The capture and debasement of the institutions that produce knowledge, distribute it, and collectively produce, or at least once produced, shared realities is inseparable from the perverse incentives that also undermine them. Declining public trust in these institutions has led to declining public support for them. As a result, universities and media outlets now shamelessly prostrate themselves before a range of corporate and philanthropic masters in pursuit of self-preservation. A self-reinforcing spiral of media fragmentation, driven by both digital media technology and audience self sorting drives the public into alternate reality silos of media consumption and negative polarization.

Having driven the Right out of the mainstream institutions, the Left is now shocked to discover that half the country have not simply accepted, as Paul Krugman memorably insists, that the truth has a liberal bias. Instead, the Right have simply created their own institutions. The abandonment of pluralism within mainstream academic and media institutions — by which we mean the recognition that the facts that are relevant to any matter of public contestation are often, themselves, legitimately contested and that even the same set of facts can lend themselves, again quite legitimately, to very different conclusions or interpretations — has led to the construction of knowledge and information ecosystems on both sides of America’s political divide that broke no real dissent or challenge within them. This is, to say the least, not a recipe for civility or comity, much less evidence-based policy making. Facts now come with partisan affiliations.

But in pursuit of shared realities or, at the very least, respectful disagreement, we should not forget that reconstructing a center that can hold demands that we either create new institutions or reform the old ones. This requires more than commentary. Yes, ideas matter. But making them matter does indeed require creating new facts on the ground: new realities if you will.

In 2011, Breakthrough Journal was in the vanguard in attempting to create new spaces where productive and open minded discourse might flourish. Today, those opportunities have proliferated at (mostly) online venues such as Our World in Data, Works in Progress, Asterisk Magazine, Construction Physics, Faster Please, Eating Policy, and Roots of Progress. Some have described this collectively as the progress movement, others as the abundance movement. Much of that discourse now lives on Substack, which is why we’ve decided to move The Breakthrough Journal to Substack and to spend less time micro-blogging, and more time going long on the alternative to regressive environmentalism and catastrophic climatism.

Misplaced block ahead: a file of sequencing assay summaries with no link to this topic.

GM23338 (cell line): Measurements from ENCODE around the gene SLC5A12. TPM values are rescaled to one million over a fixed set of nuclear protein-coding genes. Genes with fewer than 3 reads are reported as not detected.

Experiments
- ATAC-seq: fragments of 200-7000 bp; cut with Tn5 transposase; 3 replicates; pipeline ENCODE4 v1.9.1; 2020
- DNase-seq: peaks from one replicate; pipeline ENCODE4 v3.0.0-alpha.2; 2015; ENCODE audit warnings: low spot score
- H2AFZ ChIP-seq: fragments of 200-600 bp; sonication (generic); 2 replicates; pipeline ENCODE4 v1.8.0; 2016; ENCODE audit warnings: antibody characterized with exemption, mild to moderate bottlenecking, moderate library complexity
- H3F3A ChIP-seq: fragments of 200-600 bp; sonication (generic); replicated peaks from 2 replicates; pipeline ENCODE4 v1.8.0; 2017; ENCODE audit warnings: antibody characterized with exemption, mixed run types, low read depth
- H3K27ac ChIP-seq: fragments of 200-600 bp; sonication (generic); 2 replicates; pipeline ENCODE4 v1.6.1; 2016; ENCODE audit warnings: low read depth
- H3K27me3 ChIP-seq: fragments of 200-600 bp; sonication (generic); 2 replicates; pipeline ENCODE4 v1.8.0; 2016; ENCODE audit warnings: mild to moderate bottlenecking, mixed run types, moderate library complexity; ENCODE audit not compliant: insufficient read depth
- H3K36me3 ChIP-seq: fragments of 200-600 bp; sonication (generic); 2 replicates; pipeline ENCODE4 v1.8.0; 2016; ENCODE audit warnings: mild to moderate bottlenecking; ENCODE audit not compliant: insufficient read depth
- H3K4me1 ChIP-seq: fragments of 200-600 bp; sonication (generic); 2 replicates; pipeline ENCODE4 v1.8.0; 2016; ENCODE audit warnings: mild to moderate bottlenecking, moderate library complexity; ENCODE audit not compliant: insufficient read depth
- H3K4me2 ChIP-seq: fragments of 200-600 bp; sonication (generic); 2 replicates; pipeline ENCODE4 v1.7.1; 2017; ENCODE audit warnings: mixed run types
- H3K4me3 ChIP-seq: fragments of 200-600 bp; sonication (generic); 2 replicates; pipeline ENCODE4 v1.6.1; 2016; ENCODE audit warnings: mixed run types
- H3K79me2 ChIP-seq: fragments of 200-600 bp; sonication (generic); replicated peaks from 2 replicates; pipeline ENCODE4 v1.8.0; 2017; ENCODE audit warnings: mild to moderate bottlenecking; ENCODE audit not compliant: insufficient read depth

But we should remember, also, that so many of those who have flourished at Substack have done so as they have fled the mainstream institutions. And while Substack has proven to be a powerful and useful platform, it is not an institution, capable of brokering new shared understandings or advancing new political possibilities. That, as ever, requires new institutions, capable of acting in politics in ways that commentary alone cannot.

So the challenge for all of us, in the progress and abundance movements, and indeed for all who wish to save America from its continuing descent into political madness and polarization, is to recognize that political critique and commentary bring with them a responsibility, ultimately, to act in the world. In that spirit, all of the writing that we post to Substack will also live on our website. In part, that is a hedge against the, perhaps inevitable, enshittification of Substack. But it is also out of a commitment to keep our writing closely connected to the Breakthrough Institute’s core work, which must, to matter, create new political coalitions, develop different policy approaches, and prevail in debates tied closely to actual political outcomes.

At the new Breakthrough Journal, we will publish original, thought-provoking writing from members of the Breakthrough Institute staff and external authors — both in agreement and disagreement with our principles — on a weekly basis. Our publication will be customizable. You, as a reader, can decide to subscribe to the entirety of our publication — and receive up to three emails a week with our latest writing — or choose to just subscribe to the specific contributors you want to hear from. To customize your experience of the Journal, you can choose what you receive in your subscription settings.

What will not change will be our commitment to stay out front of the continually evolving environmental and climate discourses, to deconstruct environmentalism in service of reconstructing a better ecomodernist politics that swims with, rather than against, the broad trends of social and political modernization, and to do that work in service of not only Breakthrough but a growing cohort of institutions determined not to abandon America to the extremism that our polarized political, media, and academic establishments have wrought.

Please join us, and our writers, on this new journey.